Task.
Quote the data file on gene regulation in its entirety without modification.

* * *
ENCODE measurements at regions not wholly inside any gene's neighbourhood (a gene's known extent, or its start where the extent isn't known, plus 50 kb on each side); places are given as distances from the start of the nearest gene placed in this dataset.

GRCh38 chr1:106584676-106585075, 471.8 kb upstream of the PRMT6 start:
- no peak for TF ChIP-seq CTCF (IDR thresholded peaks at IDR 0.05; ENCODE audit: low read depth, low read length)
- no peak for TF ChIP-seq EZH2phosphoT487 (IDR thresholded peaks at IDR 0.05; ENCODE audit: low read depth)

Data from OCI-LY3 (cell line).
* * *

ENCODE measurements at regions not wholly inside any gene's neighbourhood (a gene's known extent, or its start where the extent isn't known, plus 50 kb on each side); places are given as distances from the start of the nearest gene placed in this dataset.

GRCh38 chr1:106584676-106585075, 471.8 kb upstream of the PRMT6 start:
- no peak for TF ChIP-seq CTCF (IDR thresholded peaks at IDR 0.05; ENCODE audit: low read depth, low read length)
- no peak for TF ChIP-seq EZH2phosphoT487 (IDR thresholded peaks at IDR 0.05; ENCODE audit: low read depth)

Data from OCI-LY3 (cell line).